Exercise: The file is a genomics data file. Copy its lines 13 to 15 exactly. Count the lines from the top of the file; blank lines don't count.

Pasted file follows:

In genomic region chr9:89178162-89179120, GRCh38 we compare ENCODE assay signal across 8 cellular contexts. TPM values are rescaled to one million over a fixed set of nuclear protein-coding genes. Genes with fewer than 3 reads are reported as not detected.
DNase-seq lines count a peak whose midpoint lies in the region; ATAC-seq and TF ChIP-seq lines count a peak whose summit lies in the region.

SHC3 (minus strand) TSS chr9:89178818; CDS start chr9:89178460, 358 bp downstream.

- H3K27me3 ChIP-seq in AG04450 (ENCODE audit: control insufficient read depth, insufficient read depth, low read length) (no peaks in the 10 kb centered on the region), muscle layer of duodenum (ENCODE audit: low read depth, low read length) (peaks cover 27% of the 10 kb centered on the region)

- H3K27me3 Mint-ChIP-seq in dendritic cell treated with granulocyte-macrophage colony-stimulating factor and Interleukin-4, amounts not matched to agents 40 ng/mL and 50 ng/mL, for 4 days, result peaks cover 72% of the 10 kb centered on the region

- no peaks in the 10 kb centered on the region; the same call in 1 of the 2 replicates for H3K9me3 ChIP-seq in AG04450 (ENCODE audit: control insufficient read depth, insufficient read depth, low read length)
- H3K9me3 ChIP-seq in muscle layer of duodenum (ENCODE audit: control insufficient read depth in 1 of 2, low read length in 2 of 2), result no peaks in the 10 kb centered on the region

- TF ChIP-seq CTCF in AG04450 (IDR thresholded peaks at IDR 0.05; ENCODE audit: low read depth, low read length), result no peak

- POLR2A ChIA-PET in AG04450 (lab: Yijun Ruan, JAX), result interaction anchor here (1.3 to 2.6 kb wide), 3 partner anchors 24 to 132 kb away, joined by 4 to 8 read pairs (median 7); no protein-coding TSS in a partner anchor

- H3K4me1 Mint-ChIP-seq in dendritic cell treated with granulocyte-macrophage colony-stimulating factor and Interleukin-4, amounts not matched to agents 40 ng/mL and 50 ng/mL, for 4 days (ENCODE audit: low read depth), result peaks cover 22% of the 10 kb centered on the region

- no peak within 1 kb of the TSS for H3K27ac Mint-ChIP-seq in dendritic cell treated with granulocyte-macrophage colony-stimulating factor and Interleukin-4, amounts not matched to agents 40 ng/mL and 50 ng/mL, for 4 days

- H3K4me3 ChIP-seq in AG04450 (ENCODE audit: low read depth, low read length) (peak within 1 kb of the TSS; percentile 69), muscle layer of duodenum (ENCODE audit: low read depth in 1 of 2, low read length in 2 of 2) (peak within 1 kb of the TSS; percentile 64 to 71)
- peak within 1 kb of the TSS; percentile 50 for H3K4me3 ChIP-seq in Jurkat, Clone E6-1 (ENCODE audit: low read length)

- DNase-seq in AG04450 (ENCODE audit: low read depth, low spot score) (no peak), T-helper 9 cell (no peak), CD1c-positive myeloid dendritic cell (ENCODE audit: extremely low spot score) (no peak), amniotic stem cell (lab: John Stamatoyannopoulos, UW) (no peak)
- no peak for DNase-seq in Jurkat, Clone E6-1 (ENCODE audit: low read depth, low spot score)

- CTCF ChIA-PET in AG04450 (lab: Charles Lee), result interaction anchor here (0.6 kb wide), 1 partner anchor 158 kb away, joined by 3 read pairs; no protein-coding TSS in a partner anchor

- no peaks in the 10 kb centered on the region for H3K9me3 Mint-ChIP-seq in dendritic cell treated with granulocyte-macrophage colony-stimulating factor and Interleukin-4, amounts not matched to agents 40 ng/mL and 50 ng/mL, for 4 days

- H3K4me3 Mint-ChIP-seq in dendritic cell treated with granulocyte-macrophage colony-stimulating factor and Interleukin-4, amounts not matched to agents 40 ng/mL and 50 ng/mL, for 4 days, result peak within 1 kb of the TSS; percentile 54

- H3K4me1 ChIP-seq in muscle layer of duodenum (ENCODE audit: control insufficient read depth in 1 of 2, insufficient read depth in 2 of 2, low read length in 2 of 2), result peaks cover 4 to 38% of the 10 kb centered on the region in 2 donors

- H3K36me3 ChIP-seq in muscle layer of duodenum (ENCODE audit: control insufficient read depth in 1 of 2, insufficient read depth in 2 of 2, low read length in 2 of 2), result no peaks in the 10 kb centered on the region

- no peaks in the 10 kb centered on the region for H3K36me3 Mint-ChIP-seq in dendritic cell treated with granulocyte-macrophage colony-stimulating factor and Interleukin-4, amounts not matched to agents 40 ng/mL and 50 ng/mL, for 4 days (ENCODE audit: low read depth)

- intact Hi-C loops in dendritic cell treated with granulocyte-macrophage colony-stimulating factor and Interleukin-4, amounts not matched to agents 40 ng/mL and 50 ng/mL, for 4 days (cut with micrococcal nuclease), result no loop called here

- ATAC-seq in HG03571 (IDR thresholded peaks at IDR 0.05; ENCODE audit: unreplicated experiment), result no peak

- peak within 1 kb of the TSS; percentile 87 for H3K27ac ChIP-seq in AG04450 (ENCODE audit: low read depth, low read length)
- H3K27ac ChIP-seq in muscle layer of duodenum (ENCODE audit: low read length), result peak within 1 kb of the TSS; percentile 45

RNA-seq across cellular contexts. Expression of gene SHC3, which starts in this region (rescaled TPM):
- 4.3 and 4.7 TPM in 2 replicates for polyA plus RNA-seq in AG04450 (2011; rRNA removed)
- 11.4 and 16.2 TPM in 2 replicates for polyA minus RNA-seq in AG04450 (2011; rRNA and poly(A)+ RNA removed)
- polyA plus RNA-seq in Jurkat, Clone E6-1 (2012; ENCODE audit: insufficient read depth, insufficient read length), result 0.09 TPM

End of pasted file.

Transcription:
- peak within 1 kb of the TSS; percentile 50 for H3K4me3 ChIP-seq in Jurkat, Clone E6-1 (ENCODE audit: low read length)

- DNase-seq in AG04450 (ENCODE audit: low read depth, low spot score) (no peak), T-helper 9 cell (no peak), CD1c-positive myeloid dendritic cell (ENCODE audit: extremely low spot score) (no peak), amniotic stem cell (lab: John Stamatoyannopoulos, UW) (no peak)
- no peak for DNase-seq in Jurkat, Clone E6-1 (ENCODE audit: low read depth, low spot score)